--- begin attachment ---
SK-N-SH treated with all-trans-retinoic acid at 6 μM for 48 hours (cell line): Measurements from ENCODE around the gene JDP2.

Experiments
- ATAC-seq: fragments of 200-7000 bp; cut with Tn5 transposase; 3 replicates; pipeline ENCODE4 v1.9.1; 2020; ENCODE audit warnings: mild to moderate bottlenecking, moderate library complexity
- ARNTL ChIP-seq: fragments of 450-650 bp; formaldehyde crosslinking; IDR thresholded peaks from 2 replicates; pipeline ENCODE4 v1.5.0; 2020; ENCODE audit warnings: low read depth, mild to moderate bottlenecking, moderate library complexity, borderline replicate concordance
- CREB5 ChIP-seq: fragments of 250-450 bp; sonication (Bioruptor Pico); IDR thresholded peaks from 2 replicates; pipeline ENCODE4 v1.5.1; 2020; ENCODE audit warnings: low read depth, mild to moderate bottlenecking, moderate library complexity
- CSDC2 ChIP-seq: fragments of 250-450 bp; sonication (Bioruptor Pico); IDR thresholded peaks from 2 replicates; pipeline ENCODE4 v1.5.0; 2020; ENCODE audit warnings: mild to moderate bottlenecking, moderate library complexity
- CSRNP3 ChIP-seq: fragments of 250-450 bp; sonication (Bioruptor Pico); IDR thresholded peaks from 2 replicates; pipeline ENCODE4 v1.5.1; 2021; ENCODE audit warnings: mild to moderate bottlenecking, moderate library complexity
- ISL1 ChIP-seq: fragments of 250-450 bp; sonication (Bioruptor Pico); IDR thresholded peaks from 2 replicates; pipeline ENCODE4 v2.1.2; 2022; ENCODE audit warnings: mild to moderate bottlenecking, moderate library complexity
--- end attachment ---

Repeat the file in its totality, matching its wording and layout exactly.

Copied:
SK-N-SH treated with all-trans-retinoic acid at 6 μM for 48 hours (cell line): Measurements from ENCODE around the gene JDP2.

Experiments
- ATAC-seq: fragments of 200-7000 bp; cut with Tn5 transposase; 3 replicates; pipeline ENCODE4 v1.9.1; 2020; ENCODE audit warnings: mild to moderate bottlenecking, moderate library complexity
- ARNTL ChIP-seq: fragments of 450-650 bp; formaldehyde crosslinking; IDR thresholded peaks from 2 replicates; pipeline ENCODE4 v1.5.0; 2020; ENCODE audit warnings: low read depth, mild to moderate bottlenecking, moderate library complexity, borderline replicate concordance
- CREB5 ChIP-seq: fragments of 250-450 bp; sonication (Bioruptor Pico); IDR thresholded peaks from 2 replicates; pipeline ENCODE4 v1.5.1; 2020; ENCODE audit warnings: low read depth, mild to moderate bottlenecking, moderate library complexity
- CSDC2 ChIP-seq: fragments of 250-450 bp; sonication (Bioruptor Pico); IDR thresholded peaks from 2 replicates; pipeline ENCODE4 v1.5.0; 2020; ENCODE audit warnings: mild to moderate bottlenecking, moderate library complexity
- CSRNP3 ChIP-seq: fragments of 250-450 bp; sonication (Bioruptor Pico); IDR thresholded peaks from 2 replicates; pipeline ENCODE4 v1.5.1; 2021; ENCODE audit warnings: mild to moderate bottlenecking, moderate library complexity
- ISL1 ChIP-seq: fragments of 250-450 bp; sonication (Bioruptor Pico); IDR thresholded peaks from 2 replicates; pipeline ENCODE4 v2.1.2; 2022; ENCODE audit warnings: mild to moderate bottlenecking, moderate library complexity